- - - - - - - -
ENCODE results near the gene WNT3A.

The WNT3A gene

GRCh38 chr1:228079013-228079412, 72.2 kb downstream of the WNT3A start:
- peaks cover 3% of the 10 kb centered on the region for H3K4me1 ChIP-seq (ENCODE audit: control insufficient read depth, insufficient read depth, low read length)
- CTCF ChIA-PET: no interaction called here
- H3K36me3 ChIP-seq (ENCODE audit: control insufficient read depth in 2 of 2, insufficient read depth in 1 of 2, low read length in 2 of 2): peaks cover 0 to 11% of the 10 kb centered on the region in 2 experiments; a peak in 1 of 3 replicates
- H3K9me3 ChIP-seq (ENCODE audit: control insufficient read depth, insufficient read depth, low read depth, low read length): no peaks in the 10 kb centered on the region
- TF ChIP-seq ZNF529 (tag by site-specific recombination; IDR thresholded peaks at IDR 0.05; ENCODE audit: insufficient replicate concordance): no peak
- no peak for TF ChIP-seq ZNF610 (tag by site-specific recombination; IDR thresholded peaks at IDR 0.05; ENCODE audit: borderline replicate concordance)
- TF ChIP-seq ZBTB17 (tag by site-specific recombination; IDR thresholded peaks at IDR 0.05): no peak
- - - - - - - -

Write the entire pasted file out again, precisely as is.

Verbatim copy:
ENCODE results near the gene WNT3A.

The WNT3A gene

GRCh38 chr1:228079013-228079412, 72.2 kb downstream of the WNT3A start:
- peaks cover 3% of the 10 kb centered on the region for H3K4me1 ChIP-seq (ENCODE audit: control insufficient read depth, insufficient read depth, low read length)
- CTCF ChIA-PET: no interaction called here
- H3K36me3 ChIP-seq (ENCODE audit: control insufficient read depth in 2 of 2, insufficient read depth in 1 of 2, low read length in 2 of 2): peaks cover 0 to 11% of the 10 kb centered on the region in 2 experiments; a peak in 1 of 3 replicates
- H3K9me3 ChIP-seq (ENCODE audit: control insufficient read depth, insufficient read depth, low read depth, low read length): no peaks in the 10 kb centered on the region
- TF ChIP-seq ZNF529 (tag by site-specific recombination; IDR thresholded peaks at IDR 0.05; ENCODE audit: insufficient replicate concordance): no peak
- no peak for TF ChIP-seq ZNF610 (tag by site-specific recombination; IDR thresholded peaks at IDR 0.05; ENCODE audit: borderline replicate concordance)
- TF ChIP-seq ZBTB17 (tag by site-specific recombination; IDR thresholded peaks at IDR 0.05): no peak